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I am a little confused with the terminology with what's a passive and active heat sink.

First of all I want to know where the motherboard comes with this heat sink pre-installed as shown in the following picture?

enter image description here

if, yes, then it is already a passive heat sink which doesn't require you to install anything?

In some cases as here shown in the following:

enter image description here

Am I seeing a fan mounted over the passive heat sink or is it something different altogether called active heat sink? Why is the fan necessary if it is already a passive heat sink? Would you call the last one active-passive heat sink?

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I think you may be over-thinking it.

A passive heat sink is one with no moving parts. An active heat sink has moving parts. thus the second image is an active heat sink.

The fan is necessary because the volume of heat is to much to dissipate without forcing air through it. (If you think about it, there would be little point in bolting a fan directly onto a cpu as there would be no way for the air to flow through it - thus any active heat sink must have passive parts)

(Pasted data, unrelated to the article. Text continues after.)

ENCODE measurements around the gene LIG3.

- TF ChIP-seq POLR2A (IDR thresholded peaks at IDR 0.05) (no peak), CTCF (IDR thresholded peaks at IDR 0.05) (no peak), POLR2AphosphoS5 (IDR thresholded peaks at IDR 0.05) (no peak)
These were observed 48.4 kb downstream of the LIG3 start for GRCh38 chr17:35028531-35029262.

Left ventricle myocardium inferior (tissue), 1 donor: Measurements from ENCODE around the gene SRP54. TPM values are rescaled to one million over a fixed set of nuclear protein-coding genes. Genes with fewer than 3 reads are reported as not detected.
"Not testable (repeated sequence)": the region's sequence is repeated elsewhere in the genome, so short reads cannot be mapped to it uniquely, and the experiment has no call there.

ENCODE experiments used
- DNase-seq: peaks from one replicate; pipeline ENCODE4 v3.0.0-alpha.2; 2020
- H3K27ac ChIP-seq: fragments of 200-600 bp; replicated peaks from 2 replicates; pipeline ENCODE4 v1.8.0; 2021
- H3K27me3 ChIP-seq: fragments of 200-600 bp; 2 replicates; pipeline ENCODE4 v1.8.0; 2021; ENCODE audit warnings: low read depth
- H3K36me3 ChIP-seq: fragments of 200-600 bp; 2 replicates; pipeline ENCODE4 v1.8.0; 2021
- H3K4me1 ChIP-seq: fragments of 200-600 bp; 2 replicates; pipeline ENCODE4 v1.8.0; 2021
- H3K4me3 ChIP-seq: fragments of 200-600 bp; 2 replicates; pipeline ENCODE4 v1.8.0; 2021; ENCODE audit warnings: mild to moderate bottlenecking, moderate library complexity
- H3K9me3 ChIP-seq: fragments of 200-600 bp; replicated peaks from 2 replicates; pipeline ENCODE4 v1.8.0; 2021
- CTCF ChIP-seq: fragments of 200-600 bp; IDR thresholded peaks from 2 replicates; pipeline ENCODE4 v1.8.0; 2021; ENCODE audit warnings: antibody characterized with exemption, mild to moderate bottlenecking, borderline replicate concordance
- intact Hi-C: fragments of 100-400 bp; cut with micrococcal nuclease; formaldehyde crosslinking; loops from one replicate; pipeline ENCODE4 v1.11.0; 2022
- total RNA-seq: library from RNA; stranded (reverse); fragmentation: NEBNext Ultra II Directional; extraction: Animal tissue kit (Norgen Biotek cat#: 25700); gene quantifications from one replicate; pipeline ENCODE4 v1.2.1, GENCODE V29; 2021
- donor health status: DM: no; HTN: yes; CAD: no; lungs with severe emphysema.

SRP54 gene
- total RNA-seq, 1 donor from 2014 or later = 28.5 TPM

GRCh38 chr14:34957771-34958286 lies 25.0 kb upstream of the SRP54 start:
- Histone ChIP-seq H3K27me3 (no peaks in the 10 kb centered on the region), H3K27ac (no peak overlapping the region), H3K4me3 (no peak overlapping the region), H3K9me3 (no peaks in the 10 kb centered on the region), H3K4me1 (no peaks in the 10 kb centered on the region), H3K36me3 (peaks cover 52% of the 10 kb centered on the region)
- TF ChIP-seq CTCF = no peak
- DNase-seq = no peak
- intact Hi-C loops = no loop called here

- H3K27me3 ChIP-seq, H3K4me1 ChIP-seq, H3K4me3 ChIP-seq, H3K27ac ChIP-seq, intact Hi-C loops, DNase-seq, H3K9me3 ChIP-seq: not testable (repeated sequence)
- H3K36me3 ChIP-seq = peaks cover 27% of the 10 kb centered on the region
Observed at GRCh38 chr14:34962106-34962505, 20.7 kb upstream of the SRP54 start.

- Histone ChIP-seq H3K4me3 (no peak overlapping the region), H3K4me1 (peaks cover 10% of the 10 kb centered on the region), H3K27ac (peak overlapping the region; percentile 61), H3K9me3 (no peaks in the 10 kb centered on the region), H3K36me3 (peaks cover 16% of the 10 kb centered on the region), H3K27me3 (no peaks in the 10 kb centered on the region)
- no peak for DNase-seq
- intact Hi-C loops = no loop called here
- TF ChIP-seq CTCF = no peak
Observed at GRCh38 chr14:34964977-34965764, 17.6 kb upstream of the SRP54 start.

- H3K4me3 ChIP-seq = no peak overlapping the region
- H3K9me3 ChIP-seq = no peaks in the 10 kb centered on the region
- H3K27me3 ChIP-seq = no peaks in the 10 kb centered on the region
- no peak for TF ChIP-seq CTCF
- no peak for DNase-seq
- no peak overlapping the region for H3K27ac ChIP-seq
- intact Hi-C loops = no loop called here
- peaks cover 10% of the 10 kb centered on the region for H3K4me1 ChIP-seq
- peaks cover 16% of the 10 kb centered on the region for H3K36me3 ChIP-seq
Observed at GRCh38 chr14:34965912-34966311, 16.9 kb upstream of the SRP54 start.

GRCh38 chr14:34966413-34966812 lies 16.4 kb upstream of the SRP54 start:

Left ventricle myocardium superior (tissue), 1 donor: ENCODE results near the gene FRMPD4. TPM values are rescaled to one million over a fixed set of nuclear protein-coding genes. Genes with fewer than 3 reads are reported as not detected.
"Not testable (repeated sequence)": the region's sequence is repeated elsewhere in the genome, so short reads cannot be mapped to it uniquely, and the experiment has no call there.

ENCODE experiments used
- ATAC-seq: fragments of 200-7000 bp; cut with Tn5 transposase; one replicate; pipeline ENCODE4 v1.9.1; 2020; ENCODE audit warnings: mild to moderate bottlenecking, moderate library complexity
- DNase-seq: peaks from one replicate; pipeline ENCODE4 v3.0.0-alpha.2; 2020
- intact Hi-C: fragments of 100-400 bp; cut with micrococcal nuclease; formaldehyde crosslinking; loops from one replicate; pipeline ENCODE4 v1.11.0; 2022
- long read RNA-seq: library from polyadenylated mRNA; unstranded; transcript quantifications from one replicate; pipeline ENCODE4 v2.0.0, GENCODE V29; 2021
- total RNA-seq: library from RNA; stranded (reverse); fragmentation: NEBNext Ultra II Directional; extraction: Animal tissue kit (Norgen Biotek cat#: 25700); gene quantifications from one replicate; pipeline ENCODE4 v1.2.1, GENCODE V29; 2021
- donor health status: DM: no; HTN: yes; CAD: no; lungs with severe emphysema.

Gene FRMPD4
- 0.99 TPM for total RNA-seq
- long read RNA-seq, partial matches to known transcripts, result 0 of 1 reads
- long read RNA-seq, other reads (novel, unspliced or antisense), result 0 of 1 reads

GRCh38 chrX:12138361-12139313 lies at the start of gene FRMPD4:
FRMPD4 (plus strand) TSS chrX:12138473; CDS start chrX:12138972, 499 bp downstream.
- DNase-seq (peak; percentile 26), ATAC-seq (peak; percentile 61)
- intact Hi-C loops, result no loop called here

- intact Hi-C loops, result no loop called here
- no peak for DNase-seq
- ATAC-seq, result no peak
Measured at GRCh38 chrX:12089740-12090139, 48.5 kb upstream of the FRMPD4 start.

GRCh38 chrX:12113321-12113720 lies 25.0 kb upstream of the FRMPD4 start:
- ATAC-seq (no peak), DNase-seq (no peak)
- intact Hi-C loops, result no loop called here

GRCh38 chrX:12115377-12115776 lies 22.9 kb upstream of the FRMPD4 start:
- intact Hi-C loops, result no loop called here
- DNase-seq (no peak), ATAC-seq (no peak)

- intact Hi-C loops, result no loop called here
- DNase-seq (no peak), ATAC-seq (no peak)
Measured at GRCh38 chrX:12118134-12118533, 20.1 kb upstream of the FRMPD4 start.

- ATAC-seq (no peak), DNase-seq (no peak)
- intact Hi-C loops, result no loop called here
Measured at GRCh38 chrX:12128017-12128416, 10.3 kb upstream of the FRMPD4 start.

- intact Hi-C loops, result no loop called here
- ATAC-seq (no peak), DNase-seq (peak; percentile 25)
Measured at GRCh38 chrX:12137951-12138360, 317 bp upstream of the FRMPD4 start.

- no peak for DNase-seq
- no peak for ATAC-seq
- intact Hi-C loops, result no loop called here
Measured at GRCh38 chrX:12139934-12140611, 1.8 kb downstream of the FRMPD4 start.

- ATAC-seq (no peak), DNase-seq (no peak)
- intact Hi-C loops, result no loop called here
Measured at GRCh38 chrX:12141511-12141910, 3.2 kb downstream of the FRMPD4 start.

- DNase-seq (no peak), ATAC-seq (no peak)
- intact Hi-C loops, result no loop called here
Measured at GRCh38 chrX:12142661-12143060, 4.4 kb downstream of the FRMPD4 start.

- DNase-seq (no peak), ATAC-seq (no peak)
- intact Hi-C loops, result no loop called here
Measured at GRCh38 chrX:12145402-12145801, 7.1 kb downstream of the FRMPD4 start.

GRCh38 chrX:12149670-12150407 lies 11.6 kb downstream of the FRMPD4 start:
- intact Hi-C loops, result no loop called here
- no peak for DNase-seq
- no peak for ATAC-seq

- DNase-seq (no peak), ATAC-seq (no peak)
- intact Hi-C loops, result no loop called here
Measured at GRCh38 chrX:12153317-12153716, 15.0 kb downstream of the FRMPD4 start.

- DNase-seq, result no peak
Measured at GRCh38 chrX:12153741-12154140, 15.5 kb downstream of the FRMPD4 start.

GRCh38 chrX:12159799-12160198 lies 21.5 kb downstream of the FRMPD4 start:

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    To be more precise, an active component (be it a heat sink or something else) requires additional power when a passive component does not. Peltier junction heat sinks can have no moving parts, but are still active since they require additional power to operate. – MBraedley Feb 19 '16 at 19:48
  • So, a passive heat sink + fan = an active heat sink? which is the case with second image? – user10232 Feb 19 '16 at 19:51
  • @user10232 precisely. – MBraedley Feb 19 '16 at 19:58
  • If in case the fan fails, would it still be good won't it because underneath it the passive heat sink would still be working? Considering if the fan was just optional to turn into active sink. – user10232 Feb 19 '16 at 20:22
  • You can sometimes run an active heatsink without the fan, at the risk of forcing the CPU to underclock when under load. I would not say that the fan is optional as without it you are forcing the system to work outside its design specs. – davidgo Feb 19 '16 at 20:33

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